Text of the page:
Facebook makes a bid to become a complete Internet portal, allowing users to shop with friends.
Little Facebook is all grown up.
Nearly four years after launching, Facebook moved into its second stage of life on Nov. 6 with Facebook Ads, an online ad platform that lets businesses reach users in the company's social network of 52 million users.
Facebook, located in Palo Alto, Calif., has achieved what Google, Yahoo, Microsoft, AOL and others in the online advertising would love to achieve: finding new and creative ways of targeting advertising for social network users.
That new stage is powerful because now Facebook users can not only share information about Web sites and businesses with their friends but invite friends to weigh in on shopping and other activities on the Web. Yes, Facebook has become a sort of online mall, where users can shop with the input of their friends.
The service that enables this is Beacon. Beacon is an API (application programming interface) in Facebook Pages, which allow businesses to have a presence on its social network. Some 44 Web brands or retailers are using Beacons to display the activities of their fans on their pages and on those user's Facebook feeds.
Read more here about Facebook's new ad platform.
Web sites participating in Beacon can allow users to sell an item, buy an item or view video. When users who are logged into Facebook visit a site in the Ads network, they receive a prompt asking whether to they want to share those activities with their friends on Facebook. Friends may view those actions through the Facebook News Feed or Mini-Feed stories.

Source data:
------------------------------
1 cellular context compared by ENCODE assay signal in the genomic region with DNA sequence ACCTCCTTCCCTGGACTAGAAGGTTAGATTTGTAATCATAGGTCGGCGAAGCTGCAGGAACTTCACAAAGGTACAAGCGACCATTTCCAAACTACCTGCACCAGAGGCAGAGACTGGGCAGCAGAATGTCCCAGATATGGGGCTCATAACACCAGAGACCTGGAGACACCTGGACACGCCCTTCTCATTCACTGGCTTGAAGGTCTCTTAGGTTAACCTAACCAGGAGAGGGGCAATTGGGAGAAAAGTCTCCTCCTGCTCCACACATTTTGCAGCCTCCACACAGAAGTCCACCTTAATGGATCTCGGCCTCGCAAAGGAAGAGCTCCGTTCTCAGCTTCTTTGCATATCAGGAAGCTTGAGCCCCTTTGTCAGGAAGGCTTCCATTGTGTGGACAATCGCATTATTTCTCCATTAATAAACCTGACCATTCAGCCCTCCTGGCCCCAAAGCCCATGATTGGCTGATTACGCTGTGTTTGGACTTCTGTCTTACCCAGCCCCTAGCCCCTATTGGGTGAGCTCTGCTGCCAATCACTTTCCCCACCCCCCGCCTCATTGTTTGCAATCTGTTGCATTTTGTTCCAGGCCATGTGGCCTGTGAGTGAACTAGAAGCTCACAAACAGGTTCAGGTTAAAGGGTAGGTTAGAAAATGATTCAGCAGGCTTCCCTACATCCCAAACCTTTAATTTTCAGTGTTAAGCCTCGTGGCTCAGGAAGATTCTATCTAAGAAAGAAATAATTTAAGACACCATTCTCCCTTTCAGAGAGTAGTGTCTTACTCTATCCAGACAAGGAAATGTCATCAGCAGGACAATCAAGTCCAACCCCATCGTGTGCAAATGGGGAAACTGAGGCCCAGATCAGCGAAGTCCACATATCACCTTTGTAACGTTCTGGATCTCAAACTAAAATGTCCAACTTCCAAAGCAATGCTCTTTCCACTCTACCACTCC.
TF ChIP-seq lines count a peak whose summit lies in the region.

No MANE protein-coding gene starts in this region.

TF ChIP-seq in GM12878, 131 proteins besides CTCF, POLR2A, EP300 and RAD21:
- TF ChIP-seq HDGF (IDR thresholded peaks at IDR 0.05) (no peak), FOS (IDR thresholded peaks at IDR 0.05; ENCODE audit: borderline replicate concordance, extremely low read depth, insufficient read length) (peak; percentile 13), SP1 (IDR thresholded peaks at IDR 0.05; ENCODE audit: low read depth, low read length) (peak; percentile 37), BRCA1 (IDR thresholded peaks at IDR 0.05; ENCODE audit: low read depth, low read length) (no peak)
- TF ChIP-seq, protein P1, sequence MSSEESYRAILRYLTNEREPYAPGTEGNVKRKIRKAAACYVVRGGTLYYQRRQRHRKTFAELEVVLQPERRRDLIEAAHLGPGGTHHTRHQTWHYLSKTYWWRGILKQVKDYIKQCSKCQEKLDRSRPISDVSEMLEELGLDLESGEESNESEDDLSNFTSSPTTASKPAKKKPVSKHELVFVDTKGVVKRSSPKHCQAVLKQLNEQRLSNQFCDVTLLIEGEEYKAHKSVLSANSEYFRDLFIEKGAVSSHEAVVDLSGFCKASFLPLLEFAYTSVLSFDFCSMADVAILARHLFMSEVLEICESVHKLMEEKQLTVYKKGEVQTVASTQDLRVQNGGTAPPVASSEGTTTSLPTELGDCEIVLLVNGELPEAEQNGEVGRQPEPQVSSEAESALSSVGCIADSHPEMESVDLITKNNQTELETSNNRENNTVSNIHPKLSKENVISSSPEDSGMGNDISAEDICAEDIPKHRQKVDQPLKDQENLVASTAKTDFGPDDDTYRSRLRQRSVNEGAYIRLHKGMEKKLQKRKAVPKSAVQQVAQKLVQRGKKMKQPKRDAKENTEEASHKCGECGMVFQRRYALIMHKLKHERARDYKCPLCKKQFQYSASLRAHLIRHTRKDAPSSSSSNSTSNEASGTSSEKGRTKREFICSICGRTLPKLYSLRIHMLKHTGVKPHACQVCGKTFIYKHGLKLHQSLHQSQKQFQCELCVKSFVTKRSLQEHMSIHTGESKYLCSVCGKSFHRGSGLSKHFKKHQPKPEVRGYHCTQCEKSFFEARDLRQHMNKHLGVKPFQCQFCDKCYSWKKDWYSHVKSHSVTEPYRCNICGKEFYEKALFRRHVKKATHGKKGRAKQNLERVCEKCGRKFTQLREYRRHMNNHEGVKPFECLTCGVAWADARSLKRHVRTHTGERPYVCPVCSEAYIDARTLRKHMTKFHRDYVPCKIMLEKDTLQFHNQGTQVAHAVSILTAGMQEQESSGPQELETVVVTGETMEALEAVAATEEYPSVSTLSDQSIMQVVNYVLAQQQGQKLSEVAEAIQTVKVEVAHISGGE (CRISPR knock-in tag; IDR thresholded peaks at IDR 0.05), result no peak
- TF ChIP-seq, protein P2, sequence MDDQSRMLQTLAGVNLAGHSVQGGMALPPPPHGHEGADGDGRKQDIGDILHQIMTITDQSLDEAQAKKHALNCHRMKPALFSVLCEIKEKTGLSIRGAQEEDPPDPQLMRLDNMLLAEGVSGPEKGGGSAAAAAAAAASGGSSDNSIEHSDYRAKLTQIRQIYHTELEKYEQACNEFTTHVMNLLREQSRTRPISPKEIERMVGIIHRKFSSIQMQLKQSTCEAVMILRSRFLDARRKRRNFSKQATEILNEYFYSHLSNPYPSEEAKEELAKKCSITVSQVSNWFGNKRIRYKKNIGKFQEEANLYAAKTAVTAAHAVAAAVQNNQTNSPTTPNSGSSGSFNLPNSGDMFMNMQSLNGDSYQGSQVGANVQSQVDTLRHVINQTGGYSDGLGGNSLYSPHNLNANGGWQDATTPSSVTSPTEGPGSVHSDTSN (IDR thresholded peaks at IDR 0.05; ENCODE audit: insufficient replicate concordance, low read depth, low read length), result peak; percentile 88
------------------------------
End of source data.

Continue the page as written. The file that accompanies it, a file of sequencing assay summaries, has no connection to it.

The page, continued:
Online auctioneer eBay, for example, plans next year to use Beacon to let sellers include their eBay listings in their Facebook News Feeds. This will allow them to share information about the items they are selling with their network of friends.
Facebook is able to tread further down the e-commerce rabbit hole because its developer platform was expanded to Facebook pages, allowing businesses and organizations on Facebook to add applications onto their pages and enable users to interact with them.
On Nov. 7, Blockbuster launched MovieClique, an application that allows Facebook users to create lists of movies they want to see, or movies they've already seen, along with ratings and reviews, to share with their friends.
Click here to read more about Facebook and Microsoft ganging up on Google.
Peer review is always nice but MovieClique also lets subscribers of Blockbuster's online rental service rent movies directly from Blockbuster without leaving the Facebook site.
Think about that value proposition: Facebook lets users review and rate movies and share this information with friends, who may rent videos from the same place. Advertising and reputation are driving e-commerce.
This could lead more advertisers to create Facebook widgets that drive activity around their products to drive ad inventory.
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